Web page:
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Young inventor

A family vacation inspired Rachel Brouwer to create a water-filtration system and help others in the developing world

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Rachel Brouwer WEB

When she was 11, Rachel Brouwer was on hiking trip with her family in New Hampshire when she had an idea. She saw signs warning visitors not to drink water from a nearby lake as it was contaminated. The warning hit close to home for the Bedford Academy student.

“That really opened things up for me,” say the now 13 year old. “At the same time I was reading the I am Malala book and in that book many women and girls were dying of the cholera outbreak. That really inspired me and then I just started researching and I really wanted to make a difference.”

Brouwer got working on a water-filtration system. She started with just cotton filters and rocks and charcoal and worked her way up to a system that uses solar pasteurization to kill the bacteria. Her system has an indicator made from soybean wax that changes colour when it reaches a certain temperature. She created a prototype of that system. She doesn’t have a patent yet, but is looking to crowd sourcing to fund the significant costs.

Brouwer took her project to the Canada-Wide Science Fair where she won the gold medal, as well as the award for the Best Junior Environmental Project Challenge.

Rachel’s mom, Pam, says her daughter has always been into fixing things and learning how to put things together. But she enjoyed her commitment to this project was, even if it meant plumbing supplies often cluttered the living room. “I was really impressed with how dedicated she was to actually learn more about it and she just kept at it,” Pam Brouwer says. “It was two full years until she got it to where it is now.”

Bedford Magazine talked with Rachel about her invention, plans for the project and her long-term goals.

Besides winning the gold medal at the science fair, did your project get any interest?

Before I went to the Canada-wide fair, I tested my project in Varadero, Cuba. I left a manual and a small wax indicator with a man in Cuba to try out. And also in a couple of weeks my system will be going to be tested in Kenya, Africa, to be tested at a girls’ school.

How does that make you feel?
It’s really exciting. I just want to finally to get there. It’s been over a long process where that happened. I am excited to finally get it there. I talked with Chat to the Future [a nonprofit that connects schools in North American with students in Africa] and Face Timed [founder Adam McKim] and he’s really interested. If I can bring my project to the next level, there’s a possibility I could be working with them. It all started out as a dream and now it’s actually becoming something and it could be actually helping people. That’s the overall goal. It’s just unbelievable. I never thought it could get to this point.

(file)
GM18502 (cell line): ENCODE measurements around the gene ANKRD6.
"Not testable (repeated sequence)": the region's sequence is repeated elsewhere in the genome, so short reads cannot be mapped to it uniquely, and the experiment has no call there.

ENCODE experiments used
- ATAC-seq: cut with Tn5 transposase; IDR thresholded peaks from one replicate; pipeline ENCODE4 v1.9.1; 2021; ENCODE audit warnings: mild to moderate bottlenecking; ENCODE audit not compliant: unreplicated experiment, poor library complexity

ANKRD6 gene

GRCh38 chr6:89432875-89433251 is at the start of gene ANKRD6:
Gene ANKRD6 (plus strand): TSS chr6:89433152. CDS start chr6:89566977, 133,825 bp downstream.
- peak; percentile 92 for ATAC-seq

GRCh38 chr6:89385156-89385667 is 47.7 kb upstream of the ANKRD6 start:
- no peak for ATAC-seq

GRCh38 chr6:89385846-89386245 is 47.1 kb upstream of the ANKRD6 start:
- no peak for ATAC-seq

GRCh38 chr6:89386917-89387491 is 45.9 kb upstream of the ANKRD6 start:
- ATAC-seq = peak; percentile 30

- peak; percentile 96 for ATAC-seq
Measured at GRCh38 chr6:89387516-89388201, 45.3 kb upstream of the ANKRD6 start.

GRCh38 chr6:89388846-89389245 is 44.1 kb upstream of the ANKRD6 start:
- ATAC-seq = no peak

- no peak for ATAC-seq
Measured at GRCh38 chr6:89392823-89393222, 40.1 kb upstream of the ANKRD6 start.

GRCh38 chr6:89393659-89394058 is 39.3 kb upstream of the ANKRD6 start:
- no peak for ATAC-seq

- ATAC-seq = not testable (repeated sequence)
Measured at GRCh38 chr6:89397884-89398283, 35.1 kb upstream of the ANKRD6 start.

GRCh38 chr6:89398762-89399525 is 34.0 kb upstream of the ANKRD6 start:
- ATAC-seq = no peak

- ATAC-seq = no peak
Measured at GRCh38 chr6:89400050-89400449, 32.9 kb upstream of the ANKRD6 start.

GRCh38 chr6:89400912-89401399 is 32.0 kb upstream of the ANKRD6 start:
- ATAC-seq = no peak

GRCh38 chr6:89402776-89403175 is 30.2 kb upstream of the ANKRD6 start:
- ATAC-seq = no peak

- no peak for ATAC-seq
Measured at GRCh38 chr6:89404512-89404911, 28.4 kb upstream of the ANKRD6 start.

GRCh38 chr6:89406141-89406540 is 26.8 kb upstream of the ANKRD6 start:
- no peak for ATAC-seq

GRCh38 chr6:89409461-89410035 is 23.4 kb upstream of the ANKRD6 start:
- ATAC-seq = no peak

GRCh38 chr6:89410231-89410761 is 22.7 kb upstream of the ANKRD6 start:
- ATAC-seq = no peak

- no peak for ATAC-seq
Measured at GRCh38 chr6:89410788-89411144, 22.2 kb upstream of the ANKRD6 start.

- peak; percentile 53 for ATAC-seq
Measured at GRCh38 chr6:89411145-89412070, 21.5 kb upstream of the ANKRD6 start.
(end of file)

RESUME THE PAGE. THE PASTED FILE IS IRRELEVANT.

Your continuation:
How is your system different than other water-filtration systems?
There are four components to my system. It combines a bunch of methods or ways that have already been created, but making it into one larger system. There is one thing I designed… but it’s combining different things. First there is the hand pump, and that’s already out there. That’s just eliminates the amount of travel that is done to walk to collect water. And then it goes into the filter and cotton and charcoal filters are already out there. But depending on what area you are using the filter in, you need to run the water through a filter that will remove the impurities or you can’t use solar pasteurization. If you don’t filter impurities out of the water, the sun will still heat the water up and the indicator will say your water is clean, but actually the bacteria is latched onto the dirt particles and it hides in the particles.

So what are your plans for the system?
I am looking into 3D printing part of my system. I don’t have it professionally made yet. That is the closest I can get to having it designed. Once I can get to that point, then it will be looking into Chat to the Future.

Was this an interest of yours before the hike that inspired the idea?
I always thought about those other countries, but not until I read the I am Malala book. I didn’t think about it a lot up to that point, but since then it’s all I can think about.

What about school and your teachers. Did they help?
They told me what a science fair project needed to have …like a social application and how I can relate my work to people in other countries or people here. That was really a big thing they helped me with.

What were the challenges?
There were a lot of challenges. Mostly design challenges, really. As I kept going with the design I had to learn more and that wasn’t the hard part. It was just figuring out what would work, what was cost efficient.

Does it occupy a lot of your time?
Yes. Over March Break instead of having a March Break, I went to Cuba and every single day I tested my project. The week I wasn’t away I did more work on my science fair project. During science-fair time I was thinking about it every day. It takes a lot of time and dedication.

Is this something you’d like to pursue as an adult?
Definitely. I want to go to Kenya and those countries through Me to We, but I have to wait until I am older. I feel like I need to see it to actually design it. It would be better to see what living standards are like there, to know what to adjust or make different. To see it to do it. That is a goal for me.

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